When two elephants fight, goes an old Malay proverb, its the grass in between that gets trampled. The vast majority of humanity, all those who do not subscribe to either neocon or neo-Kharjite philosophy, are being trampled. The vast majority of Muslims abhor violence and terrorism and know well that the Quran and various schools of Islamic law forbid killing of innocent civilians, suicide bombings and all kind of aggression. The majority of Americans abhor what the neocons are doing in their name. Yet, while the struggle between the two obscurantist elephants continues, most of us feel helpless.

But we cannot hand over the future to extremist ideologies. I think it is a duty of Muslims to recognise the Islamic nature of the problem that the terrorists have thrown up. They were acting in the name of Islam; it thus becomes the responsibility of all Muslims to critically examine the tradition that sustains them. The question of violence per se is not unique to Islam. All those who define themselves as the totality of a religion or an ideology have an innate tolerance for and tendency towards violence. It is the case in all religions and all ideologies down through all the ages. But this does not lesson the responsibility on Muslims throughout the world to be judicious, to examine themselves, their history and all it contains to redeem Islam from the pathology of this tradition. The neo-Kharjites place a unique burden on Muslims. To deny the fact that they are a product of Islamic history and tradition is more than complacency. It is a denial of responsibility; a denial of what is really happening in our communities. Its a refusal to live in the real world.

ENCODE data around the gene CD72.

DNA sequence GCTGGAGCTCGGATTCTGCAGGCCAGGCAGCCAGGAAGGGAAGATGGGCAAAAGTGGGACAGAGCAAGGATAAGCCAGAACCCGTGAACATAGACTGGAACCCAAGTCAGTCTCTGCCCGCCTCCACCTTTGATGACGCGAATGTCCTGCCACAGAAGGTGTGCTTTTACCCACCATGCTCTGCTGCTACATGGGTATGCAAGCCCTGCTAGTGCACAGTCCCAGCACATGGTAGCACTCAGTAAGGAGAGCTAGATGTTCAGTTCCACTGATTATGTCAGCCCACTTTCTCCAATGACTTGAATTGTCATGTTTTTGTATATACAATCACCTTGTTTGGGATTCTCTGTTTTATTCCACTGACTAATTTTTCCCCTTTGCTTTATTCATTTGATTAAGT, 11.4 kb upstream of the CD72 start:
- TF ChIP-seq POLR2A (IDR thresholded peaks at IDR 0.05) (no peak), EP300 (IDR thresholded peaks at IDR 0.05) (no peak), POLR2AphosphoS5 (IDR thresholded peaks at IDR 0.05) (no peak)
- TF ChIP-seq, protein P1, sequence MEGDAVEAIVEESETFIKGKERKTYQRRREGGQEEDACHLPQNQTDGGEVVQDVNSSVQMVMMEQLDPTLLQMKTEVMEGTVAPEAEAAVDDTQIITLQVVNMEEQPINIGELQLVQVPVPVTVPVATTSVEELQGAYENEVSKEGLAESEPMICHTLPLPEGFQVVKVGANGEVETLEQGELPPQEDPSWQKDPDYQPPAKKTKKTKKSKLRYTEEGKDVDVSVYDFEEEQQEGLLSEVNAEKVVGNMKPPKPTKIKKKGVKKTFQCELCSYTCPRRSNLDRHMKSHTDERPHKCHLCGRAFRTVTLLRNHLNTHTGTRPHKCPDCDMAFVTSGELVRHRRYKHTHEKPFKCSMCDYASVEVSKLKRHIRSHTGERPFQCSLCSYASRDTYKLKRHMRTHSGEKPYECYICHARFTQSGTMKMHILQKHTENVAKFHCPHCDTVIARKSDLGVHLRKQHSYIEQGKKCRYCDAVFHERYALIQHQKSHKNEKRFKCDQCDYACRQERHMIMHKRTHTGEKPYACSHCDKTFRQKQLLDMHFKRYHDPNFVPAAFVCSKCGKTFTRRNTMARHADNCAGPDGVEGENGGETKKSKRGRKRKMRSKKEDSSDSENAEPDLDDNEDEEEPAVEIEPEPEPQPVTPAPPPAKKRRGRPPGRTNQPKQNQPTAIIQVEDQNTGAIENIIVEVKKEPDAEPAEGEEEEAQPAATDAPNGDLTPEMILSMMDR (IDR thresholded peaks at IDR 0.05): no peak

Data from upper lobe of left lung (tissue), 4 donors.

The neocons too place a special burden on all those who value plurality, humane values and believe that there is more than one way to be human. Here, we need to begin by realising that the war on terror, in fact, cannot be a war at all. It has to be a reasoned engagement with the politics of tradition. It is not a war at all but cultural politics. We need to fight to create spaces for other cultures to exist and thrive as other cultures; for difference to exist as difference. That is probably a very tall order. But unless we allow Other ways of knowing, being and doing we will hand the future to burgers and Coke. What a diminished world that would be.

1. Available from www.newamericancentury.org
2. Ziauddin Sardar and Merryl Wyn Davies, American Dream, Global Nightmare, Icon Books, Cambridge, 2004; Introduction.
3. For a fuller account of destruction in Mecca see Ziauddin Sardar, Desperately Seeking Paradise, Granta Books, London, 2004.
4. On neocon ideology see Michael Ignatieff, Empire Lite, Vintage, London, 2003; and Paul Berman, Terror and Liberalism, W W Norton, New York, 2003; on neo-Kharjite philosophy see Bruce Lawrence and James Howarth, Messages to the World: The Statemens of Osama Bin Laden, Verso, 2005.

From: Journal of Futures Studies, vol 11 no 2 119-124 November 2006